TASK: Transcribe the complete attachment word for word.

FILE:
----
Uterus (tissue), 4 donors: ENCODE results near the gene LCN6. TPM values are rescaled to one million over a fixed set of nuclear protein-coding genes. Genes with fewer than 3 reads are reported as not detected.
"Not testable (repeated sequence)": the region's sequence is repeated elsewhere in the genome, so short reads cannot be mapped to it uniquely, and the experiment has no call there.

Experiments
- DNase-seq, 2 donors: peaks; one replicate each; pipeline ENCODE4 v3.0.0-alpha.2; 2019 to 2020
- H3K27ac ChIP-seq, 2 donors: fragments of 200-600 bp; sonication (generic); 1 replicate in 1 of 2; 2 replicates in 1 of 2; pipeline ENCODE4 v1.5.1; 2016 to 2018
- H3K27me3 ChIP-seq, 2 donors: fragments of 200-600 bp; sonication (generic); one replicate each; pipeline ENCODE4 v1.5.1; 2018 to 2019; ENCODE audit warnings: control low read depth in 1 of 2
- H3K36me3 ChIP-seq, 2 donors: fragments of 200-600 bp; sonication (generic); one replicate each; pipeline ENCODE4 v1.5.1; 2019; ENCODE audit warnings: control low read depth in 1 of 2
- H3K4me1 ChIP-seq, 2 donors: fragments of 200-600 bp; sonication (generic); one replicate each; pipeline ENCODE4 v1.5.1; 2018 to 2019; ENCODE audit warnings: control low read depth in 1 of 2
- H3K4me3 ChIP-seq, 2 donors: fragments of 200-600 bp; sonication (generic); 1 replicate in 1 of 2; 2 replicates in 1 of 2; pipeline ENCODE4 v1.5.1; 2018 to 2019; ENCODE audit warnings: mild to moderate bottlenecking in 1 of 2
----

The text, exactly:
Uterus (tissue), 4 donors: ENCODE results near the gene LCN6. TPM values are rescaled to one million over a fixed set of nuclear protein-coding genes. Genes with fewer than 3 reads are reported as not detected.
"Not testable (repeated sequence)": the region's sequence is repeated elsewhere in the genome, so short reads cannot be mapped to it uniquely, and the experiment has no call there.

Experiments
- DNase-seq, 2 donors: peaks; one replicate each; pipeline ENCODE4 v3.0.0-alpha.2; 2019 to 2020
- H3K27ac ChIP-seq, 2 donors: fragments of 200-600 bp; sonication (generic); 1 replicate in 1 of 2; 2 replicates in 1 of 2; pipeline ENCODE4 v1.5.1; 2016 to 2018
- H3K27me3 ChIP-seq, 2 donors: fragments of 200-600 bp; sonication (generic); one replicate each; pipeline ENCODE4 v1.5.1; 2018 to 2019; ENCODE audit warnings: control low read depth in 1 of 2
- H3K36me3 ChIP-seq, 2 donors: fragments of 200-600 bp; sonication (generic); one replicate each; pipeline ENCODE4 v1.5.1; 2019; ENCODE audit warnings: control low read depth in 1 of 2
- H3K4me1 ChIP-seq, 2 donors: fragments of 200-600 bp; sonication (generic); one replicate each; pipeline ENCODE4 v1.5.1; 2018 to 2019; ENCODE audit warnings: control low read depth in 1 of 2
- H3K4me3 ChIP-seq, 2 donors: fragments of 200-600 bp; sonication (generic); 1 replicate in 1 of 2; 2 replicates in 1 of 2; pipeline ENCODE4 v1.5.1; 2018 to 2019; ENCODE audit warnings: mild to moderate bottlenecking in 1 of 2